17:00 Computing Exact Worst-Case Gas Consumption for Smart Contracts Matteo Marescotti, Martin Blicha, Antti Hyvarinen, Sepideh Asadi, Natasha Sharygina
  17:30 Discussion
End

INVITED SPEAKERS (CONFIRMED)

TRACK CHAIRS

ACCEPTED PAPERS

  • Blockchains as Kripke Models: an Analysis of Atomic Cross-Chain Swap
    Yoichi Hirai
  • Contracts over Smart Contracts: Recovering from Violations Dynamically Track
    Gordon Pace, Christian Colombo, Joshua Ellul
  • SMT-based Verification of Solidity Smart Contracts
    Leonardo Alt, Christian Reitwiessner
  • Fun with Bitcoin smart contracts
    Massimo Bartoletti, Roberto Zunino, Tiziana Cimoli
  • Temporal Properties of Smart Contracts
    Ilya Sergey, Amrit Kumar, Aquinas Hobor
  • Verifying Michelson Smart Contract in F*: Extended Abstract
    Thomas Sibut-Pinote, Santiago Zanella-Béguelin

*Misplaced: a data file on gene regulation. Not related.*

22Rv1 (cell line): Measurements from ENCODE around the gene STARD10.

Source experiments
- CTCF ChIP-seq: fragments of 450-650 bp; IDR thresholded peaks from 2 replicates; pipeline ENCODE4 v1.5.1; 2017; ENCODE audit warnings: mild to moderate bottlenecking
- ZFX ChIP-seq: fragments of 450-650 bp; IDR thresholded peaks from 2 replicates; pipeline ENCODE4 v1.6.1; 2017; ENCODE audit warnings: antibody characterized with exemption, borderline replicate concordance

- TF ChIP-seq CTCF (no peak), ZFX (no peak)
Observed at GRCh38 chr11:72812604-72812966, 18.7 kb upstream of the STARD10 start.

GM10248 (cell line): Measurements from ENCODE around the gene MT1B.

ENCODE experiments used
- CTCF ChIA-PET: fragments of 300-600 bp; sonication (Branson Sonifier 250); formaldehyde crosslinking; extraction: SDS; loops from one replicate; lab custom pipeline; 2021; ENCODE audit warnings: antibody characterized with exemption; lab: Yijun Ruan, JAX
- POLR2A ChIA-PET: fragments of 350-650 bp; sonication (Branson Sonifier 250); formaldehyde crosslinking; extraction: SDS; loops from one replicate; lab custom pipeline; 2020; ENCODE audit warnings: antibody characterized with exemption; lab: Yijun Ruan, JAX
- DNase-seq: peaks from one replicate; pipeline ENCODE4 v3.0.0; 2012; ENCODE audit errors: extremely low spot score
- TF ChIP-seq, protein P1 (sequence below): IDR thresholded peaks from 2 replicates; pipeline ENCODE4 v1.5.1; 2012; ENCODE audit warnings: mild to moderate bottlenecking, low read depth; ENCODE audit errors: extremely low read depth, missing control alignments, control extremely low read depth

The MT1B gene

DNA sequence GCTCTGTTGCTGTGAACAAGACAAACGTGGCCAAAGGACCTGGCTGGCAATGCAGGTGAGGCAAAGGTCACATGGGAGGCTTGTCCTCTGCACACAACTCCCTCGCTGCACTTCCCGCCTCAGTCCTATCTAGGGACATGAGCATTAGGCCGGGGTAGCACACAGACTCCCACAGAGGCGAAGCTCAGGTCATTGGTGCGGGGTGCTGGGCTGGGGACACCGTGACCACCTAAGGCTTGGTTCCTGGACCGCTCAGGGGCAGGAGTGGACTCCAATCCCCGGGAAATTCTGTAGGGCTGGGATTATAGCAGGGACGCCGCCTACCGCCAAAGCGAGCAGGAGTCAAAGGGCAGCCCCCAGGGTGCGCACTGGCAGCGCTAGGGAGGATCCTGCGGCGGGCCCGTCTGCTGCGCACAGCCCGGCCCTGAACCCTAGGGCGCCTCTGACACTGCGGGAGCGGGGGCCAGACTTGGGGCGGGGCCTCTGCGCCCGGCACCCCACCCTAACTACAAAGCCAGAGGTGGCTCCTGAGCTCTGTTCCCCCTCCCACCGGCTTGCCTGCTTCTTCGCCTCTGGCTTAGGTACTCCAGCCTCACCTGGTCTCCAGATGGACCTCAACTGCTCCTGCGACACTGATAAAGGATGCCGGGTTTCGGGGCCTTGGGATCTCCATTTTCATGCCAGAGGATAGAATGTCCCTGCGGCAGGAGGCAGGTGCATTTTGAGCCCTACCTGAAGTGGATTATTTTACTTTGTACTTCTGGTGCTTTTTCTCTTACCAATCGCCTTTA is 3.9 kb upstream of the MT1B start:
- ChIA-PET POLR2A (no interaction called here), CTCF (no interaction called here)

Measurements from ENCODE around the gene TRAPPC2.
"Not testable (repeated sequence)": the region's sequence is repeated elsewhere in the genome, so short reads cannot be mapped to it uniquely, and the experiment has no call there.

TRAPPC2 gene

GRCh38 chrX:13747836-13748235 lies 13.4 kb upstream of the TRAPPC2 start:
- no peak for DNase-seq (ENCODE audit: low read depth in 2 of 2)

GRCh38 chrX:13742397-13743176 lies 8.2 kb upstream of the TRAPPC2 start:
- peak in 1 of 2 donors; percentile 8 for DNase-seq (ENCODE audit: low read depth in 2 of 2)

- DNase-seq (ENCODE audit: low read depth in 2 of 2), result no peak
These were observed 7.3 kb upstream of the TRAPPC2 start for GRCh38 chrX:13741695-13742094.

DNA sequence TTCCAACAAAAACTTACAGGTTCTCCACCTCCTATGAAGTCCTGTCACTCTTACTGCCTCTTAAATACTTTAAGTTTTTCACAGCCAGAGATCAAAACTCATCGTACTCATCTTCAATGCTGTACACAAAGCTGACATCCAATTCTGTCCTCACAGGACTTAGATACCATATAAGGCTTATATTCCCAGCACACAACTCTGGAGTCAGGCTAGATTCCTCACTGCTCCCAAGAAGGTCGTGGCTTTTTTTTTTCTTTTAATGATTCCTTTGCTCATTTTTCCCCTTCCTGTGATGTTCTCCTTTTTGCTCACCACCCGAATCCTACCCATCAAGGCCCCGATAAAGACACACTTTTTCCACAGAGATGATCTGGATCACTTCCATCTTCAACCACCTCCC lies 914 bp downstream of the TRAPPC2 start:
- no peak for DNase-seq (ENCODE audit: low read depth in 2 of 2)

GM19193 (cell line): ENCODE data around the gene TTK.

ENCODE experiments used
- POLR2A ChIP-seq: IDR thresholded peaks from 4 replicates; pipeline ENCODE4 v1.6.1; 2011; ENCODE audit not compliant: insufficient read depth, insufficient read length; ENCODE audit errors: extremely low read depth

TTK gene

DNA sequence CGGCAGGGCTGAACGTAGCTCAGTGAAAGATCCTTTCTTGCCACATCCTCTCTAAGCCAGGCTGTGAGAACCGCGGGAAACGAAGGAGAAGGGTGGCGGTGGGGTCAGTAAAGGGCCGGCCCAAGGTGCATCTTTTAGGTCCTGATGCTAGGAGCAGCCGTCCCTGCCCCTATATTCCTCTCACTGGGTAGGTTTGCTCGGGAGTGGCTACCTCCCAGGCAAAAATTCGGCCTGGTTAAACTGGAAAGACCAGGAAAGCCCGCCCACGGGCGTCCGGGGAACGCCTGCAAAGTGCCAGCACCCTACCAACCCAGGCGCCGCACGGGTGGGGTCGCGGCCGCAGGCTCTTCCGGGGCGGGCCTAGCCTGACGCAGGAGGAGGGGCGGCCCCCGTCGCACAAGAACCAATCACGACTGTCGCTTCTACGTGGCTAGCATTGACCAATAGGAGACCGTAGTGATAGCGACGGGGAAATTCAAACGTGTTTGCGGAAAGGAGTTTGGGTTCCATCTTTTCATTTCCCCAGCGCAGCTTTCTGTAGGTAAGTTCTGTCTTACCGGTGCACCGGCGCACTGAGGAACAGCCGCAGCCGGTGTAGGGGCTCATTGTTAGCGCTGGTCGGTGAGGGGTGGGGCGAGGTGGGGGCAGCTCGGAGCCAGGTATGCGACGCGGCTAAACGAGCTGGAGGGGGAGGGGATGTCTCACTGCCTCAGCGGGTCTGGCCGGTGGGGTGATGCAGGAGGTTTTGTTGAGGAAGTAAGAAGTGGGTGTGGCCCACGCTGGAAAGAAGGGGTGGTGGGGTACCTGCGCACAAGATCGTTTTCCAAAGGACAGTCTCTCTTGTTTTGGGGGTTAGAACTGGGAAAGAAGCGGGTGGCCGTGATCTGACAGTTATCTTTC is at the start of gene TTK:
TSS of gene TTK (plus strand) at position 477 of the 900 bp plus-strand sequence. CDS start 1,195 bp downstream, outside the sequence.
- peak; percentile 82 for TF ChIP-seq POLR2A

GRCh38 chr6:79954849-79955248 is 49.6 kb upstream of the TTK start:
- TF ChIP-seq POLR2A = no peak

• Towards Adding Variety to Simplicity
    Nachiappan Valliappan, Solène Mirliaz, Elisabet Lobo Vesga, Alejandro Russo
  • Smart Contracts and Opportunities for Formal Methods
    Andrew Miller, Zhicheng Cai, Somesh Jha
  • Temporal Aspects of Smart Contracts for Financial Derivatives
    Christopher Clack, Gabriel Vanca
  • Security Analysis of Smart Contracts in Datalog
    Petar Tsankov
  • A Language-Independent Approach To Smart Contracts Verification
    Xiaohong Chen, Daejun Park, Grigore Rosu
  • Computing Exact Worst-Case Gas Consumption for Smart Contracts
    Matteo Marescotti, Martin Blicha, Antti Hyvarinen, Sepideh Asadi, Natasha Sharygina
  • Marlowe: financial contracts on blockchain
    Simon Thompson, Pablo Lamela Seijas

For more information, please e-mail one of the track chairs.